Student Research Projects
Quantification and Characterization of Arabinogalactan Proteins (AGPs) in Marchantia polymorpha
|Student||Justin Bloom, '17|
|Course||BIO 489: Research in Natural Sciences|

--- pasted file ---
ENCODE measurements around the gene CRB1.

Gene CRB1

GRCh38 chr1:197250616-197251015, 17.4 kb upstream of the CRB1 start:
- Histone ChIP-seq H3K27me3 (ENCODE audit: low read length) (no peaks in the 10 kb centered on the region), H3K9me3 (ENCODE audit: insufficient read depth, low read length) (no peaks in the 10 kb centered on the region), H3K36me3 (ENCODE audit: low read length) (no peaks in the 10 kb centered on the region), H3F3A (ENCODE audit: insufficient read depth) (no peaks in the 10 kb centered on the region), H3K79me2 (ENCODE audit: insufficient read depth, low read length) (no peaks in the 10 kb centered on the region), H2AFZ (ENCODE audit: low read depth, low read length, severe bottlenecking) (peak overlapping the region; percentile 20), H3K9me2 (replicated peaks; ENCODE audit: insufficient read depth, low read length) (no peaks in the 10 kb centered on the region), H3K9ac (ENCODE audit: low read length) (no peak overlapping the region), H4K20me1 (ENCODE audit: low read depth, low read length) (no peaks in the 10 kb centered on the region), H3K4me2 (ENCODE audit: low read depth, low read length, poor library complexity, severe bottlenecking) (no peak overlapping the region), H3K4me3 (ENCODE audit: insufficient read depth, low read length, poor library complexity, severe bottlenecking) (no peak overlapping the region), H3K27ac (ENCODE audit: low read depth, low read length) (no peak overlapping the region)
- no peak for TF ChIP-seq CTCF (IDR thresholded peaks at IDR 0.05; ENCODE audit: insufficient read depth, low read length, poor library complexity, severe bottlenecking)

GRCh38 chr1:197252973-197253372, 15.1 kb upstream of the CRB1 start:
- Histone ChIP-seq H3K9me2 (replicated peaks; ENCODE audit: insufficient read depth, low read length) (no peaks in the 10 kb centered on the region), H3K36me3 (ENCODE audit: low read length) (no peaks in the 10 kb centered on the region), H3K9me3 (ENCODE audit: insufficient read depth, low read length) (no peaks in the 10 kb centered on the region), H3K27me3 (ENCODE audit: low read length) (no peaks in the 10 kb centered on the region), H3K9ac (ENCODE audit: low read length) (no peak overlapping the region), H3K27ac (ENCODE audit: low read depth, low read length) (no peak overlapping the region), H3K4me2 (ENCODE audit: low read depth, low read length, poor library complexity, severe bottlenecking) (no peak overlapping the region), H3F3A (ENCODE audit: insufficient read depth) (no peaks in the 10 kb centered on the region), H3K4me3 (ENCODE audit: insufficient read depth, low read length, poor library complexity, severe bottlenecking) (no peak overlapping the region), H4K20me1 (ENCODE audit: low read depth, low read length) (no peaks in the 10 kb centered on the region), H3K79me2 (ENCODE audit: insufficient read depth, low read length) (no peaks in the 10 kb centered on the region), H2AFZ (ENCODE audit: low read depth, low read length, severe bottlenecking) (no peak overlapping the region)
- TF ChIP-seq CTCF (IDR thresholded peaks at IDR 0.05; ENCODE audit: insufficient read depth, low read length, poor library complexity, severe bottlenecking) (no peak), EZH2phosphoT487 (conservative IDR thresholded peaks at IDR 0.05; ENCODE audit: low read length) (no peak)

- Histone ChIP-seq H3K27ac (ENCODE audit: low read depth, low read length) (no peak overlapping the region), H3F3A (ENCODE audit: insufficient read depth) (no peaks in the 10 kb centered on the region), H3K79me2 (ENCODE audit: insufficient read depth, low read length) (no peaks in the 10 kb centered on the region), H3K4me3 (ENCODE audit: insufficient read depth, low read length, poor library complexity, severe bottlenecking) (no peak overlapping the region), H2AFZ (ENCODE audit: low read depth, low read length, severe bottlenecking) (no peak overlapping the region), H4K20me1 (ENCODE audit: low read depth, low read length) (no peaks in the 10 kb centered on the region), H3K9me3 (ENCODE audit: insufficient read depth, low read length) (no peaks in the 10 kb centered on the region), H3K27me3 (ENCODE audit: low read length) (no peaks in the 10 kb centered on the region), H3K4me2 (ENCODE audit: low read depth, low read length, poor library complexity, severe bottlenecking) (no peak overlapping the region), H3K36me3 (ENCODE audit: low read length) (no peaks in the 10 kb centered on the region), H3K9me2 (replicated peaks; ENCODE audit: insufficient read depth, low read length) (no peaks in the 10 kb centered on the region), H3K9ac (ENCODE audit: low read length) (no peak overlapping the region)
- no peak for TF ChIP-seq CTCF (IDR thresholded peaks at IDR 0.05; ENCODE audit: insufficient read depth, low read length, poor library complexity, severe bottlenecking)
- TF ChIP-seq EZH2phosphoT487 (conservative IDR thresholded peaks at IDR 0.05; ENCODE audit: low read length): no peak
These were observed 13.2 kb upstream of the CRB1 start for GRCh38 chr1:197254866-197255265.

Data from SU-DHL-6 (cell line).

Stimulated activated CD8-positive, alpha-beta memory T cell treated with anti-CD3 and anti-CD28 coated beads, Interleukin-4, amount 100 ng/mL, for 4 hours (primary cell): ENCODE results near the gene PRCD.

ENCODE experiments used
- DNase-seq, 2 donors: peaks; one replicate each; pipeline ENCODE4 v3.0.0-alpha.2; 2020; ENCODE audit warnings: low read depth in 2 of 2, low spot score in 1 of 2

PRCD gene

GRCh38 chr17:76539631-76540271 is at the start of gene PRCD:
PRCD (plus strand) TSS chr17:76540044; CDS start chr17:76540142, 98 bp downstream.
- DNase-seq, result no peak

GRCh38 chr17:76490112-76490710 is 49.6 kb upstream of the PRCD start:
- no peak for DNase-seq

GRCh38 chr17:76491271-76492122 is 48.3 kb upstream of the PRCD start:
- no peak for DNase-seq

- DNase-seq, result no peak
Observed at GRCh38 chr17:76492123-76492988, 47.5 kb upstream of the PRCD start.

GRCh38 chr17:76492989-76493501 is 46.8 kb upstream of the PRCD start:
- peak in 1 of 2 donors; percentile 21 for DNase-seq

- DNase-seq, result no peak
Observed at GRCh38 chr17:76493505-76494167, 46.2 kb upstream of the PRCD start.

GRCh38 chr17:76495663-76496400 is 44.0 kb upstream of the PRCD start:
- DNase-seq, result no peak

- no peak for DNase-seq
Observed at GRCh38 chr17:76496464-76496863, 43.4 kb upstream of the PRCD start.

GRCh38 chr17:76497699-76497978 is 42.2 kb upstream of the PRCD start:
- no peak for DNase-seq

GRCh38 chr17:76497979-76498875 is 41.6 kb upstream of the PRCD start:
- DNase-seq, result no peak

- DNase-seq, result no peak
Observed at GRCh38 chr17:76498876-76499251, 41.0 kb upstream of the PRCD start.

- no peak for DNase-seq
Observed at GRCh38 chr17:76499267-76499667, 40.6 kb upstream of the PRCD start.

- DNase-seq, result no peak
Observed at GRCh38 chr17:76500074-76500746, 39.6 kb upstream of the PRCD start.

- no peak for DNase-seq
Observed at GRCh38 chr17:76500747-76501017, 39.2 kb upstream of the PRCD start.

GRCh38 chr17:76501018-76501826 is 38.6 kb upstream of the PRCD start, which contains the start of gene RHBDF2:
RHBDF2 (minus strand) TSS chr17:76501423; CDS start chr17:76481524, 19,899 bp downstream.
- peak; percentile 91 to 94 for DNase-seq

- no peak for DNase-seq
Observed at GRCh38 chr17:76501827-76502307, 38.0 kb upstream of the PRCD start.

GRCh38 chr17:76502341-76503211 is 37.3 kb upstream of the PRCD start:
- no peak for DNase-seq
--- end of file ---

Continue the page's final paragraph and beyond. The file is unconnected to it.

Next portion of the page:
Arabinogalactan proteins (AGPs) are a widespread group of cell surface molecules, known to be important in the development of plants, particularly on reproductive tissues. AGPs are characterized by being highly glycosylated, having a proline/hydroxyproline-rich core backbone, N-terminal signal peptide, and a C-terminal glycosylphosphatidylineositol (GPI) anchor. This research investigates the model liverwort, Marchantia polymorpha, and compares the dynamic populations of these proteins in its vegetative thallus and sperm-producing antheridiophores. This initial characterization will be used to further investigate the involvement of AGPs in the development of gametes. AGPs are notably absent from the algal ancestor to land plants, making their identification in the gametes of the Marchantiophyta a trait potentially important for plants\' migration on land. A total protein extract was done of both tissues and the amount of AGPs in the total protein extract was quantified by rocket electrophoresis. Also, an AGP profile of both tissues was assessed by dot blot analysis, which characterized the sugars present on these proteins by their ability to bind to specific monoclonal antibodies. The results of these experiments will be discussed.